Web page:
I found that the longer I wore with my toddler, the more the pull on the fabric under her weight made it “sag”, as is pretty standard with the vast majority of tencel blends + toddlers. That’s not saying that it doesn’t work with toddlers; with the proper tightening, use of multi-layer carries, and wearing over shorter blocks of time will work just fine. However, I discovered this wrap to be wonderful for babies and smaller children (as did those of my local babywearing group who have played with it) and would definitely recommend it for them into toddlerhood vs buying it solely for use with a toddler.

Knots on this gal are the biggest that I’ve tied to date! HUGE! Even when pulled as tight as they can pull, they are still large knots. Slip knots need a firm push or pull to move them around, due to the slight texture in the wrap and the sheer size of the knot. The smallest knot that I was able to tie was a flat reef knot, and even that was still a substantial knot! They are, however, very pretty knots.

Overall, I like having this beauty in my educator stash- it’s a wonderful example of the qualities that tencel blends possess!

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Risaroo Wovens ‘The Boy Who Lived’

Maker: Risaroo Wovens

Design: The Boy Who Lived

Color: Ink

Fiber: 45% Tencel Lyocell, 55% Cotton

Size: Size 4

Have I ever mentioned how geeky I am?! When I opened the box for The Boy Who Lived, I might have squealed (am I squealing at all boxes these days?? Hmm… must be getting good fluff mail…). I adore anything Harry Potter and this guy was no exception. I was also excited about receiving a black and white wrap; a neutral set of colors (shades and tints) that would go with any crazy outfit that I could throw together. And the ‘wrong side’? Get outta here! I think that I actually prefer the white background for most occasions; it really makes the black designs pop!

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At a quick glance, TBWL can seem an intimidating pattern. There are multiple aspects to the design, each a significant part of the HP story. The description on the Risaroo Wovens website explains it best:

“This classic color combination is perfect no matter which House you are in! Inspired by one of our favorite characters, The Boy Who Lived was designed to include all of the details that we love about Harry Potter. This design is comprised of four different elements that pay homage to Harry Potter….Gryffindor House, Harry’s love of Quidditch, Harry’s beloved owl Hedwig, and the Deathly Hallows symbol.

Gryffindor is represented by the house crest and Gryffindor scarf. Harry’s iconic glasses and scar surround them. Quidditch played a big part in Harry’s time at Hogwarts, so we had to pay tribute to it in our design with the quintessential Quidditch goals, brooms, flags and Quaffles. The golden snitch is prominently displayed above the Quidditch design, as it is another iconic representation of Harry. Harry’s beloved owl, Hedwig, has a prominent spot in the design as well and is flanked by wands and Owl Post letters from Hogwarts. Last, but certainly not least, is the intricately adorned Deathly Hallows symbol.”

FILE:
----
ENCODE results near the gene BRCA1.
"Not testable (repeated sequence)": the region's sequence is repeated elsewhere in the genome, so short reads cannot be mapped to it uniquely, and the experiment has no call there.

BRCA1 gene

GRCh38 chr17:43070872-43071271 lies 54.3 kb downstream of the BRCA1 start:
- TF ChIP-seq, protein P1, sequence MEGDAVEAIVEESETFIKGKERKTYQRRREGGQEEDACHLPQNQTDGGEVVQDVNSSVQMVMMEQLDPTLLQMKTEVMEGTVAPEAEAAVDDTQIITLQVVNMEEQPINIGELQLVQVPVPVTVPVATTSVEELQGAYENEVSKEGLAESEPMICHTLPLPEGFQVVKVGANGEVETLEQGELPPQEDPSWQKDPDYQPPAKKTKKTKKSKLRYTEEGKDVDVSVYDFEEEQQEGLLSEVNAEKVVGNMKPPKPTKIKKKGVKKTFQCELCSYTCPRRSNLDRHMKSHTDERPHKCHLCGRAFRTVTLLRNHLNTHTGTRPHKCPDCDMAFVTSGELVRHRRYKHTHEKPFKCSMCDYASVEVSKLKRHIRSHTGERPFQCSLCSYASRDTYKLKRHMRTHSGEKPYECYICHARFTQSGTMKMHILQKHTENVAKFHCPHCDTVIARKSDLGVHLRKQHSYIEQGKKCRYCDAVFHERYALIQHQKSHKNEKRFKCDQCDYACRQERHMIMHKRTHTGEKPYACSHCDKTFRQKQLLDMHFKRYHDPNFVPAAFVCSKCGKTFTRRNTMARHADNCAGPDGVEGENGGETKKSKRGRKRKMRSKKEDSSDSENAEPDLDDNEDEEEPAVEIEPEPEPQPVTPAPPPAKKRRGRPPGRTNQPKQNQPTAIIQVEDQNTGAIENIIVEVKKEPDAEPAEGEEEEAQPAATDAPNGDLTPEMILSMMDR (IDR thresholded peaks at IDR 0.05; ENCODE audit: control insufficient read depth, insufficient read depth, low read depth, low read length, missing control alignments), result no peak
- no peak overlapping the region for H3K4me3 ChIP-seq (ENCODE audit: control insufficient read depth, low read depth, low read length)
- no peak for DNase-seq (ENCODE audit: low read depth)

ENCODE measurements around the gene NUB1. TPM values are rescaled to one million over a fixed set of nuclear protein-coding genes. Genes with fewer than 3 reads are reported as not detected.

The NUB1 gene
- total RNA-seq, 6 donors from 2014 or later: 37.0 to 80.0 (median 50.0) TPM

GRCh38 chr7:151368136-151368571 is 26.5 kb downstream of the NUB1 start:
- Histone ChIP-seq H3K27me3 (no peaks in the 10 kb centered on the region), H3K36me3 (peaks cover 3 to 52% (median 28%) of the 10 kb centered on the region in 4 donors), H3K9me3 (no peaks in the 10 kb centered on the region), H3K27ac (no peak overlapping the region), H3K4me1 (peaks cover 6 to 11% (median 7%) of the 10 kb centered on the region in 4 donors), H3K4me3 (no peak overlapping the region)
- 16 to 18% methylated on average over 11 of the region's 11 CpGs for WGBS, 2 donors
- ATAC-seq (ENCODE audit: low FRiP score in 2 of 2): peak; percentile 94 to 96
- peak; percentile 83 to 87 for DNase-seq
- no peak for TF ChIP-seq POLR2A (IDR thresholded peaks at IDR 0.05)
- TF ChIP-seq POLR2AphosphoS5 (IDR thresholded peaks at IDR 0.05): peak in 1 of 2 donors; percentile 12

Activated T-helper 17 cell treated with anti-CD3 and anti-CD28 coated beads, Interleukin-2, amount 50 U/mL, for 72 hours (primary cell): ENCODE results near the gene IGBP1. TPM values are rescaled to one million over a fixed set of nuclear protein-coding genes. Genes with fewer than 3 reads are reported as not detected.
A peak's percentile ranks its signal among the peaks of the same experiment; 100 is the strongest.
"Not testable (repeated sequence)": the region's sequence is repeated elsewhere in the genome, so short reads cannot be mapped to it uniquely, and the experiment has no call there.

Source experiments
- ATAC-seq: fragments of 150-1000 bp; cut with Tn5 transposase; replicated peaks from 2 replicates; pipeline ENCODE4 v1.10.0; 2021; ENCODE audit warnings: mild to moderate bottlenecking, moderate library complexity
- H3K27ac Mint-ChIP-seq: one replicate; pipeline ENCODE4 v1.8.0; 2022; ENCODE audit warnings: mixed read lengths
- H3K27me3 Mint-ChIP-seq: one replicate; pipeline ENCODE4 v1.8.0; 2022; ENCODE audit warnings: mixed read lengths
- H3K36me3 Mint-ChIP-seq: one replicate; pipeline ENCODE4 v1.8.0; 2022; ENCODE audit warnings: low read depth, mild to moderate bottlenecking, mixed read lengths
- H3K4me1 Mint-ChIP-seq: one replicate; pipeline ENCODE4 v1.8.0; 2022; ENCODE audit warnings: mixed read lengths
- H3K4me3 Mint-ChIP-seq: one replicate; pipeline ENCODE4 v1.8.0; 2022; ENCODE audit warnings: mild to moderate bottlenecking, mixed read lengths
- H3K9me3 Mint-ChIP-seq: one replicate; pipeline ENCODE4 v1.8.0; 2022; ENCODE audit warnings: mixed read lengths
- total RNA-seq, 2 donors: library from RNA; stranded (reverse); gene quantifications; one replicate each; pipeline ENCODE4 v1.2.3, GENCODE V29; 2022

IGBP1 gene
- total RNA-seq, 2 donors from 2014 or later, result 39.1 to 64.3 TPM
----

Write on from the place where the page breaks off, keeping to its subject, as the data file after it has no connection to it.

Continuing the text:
This wrap came to me well broken in, so I cannot make a from-loom-state comparison. What I can attest to is that once broken in it is VERY soft and floppy, like a well-worn blanket. It is thin in hand and folds or rolls tidily into a small space, such as a diaper bag or suitcase.

I was surprised to find after I had worn it a few times that this wrap is not in fact an all-cotton wrap, as I had first suspected (in my excitement, as always, I didn’t bother to look at the specs before I started using it!). Like its cousin Prism Iridis, it is toddler worthy, even in a single layer carry. However, unlike its cousin, the feel of the wrap both in hand and on the body are quite different.

Let’s do a little comparison here…

I find TBWL to have a more textured surface than Prism Iridis. It lacks that smooth, silky feel of its rainbow cousin and I feel that is because the pattern on TBWL is more complex, giving it an entirely different finish. It’s hard to describe the feeling without making it sound negative. Quite the contrary, in fact. It’s simply different, more like comparing the smooth hands of a pianist to the upraised grain/ridges of a board yet to be sanded. It sounds silly comparing such different things yet, I think that also shows just how hard it is to put the comparison into words.

I find that this texture difference make TBWL to have more grip than PI and less glide. I never found that I had a problem with slippage of any kind, nor did I find myself needing to re-tighten the wrap as our wanderings went on. It stuck to itself quite nicely, which meant that when creating a multi-pass carry I had to pull it well to tighten and get out any leftover slack or space that it may have created by grabbing onto itself. I enjoy wraps with grip like this for toddlers and bigger kiddos because a little more pulling and tugging is involved.

Knots for this wrap are a solid medium size and, thanks to the awesome grip, never, EVER go anywhere once tied! I did notice though, while doing a slip knot hip carry, that the combination of the weight of my toddler and gravity made it harder for me to move the knot up and down than I had anticipated and I found myself manhandling it a little. But once in place, it never once slipped on us! Tying a regular knot was just a matter of pulling it tight/pulling the slack past the grip, but I never felt like I was manhandling that into place.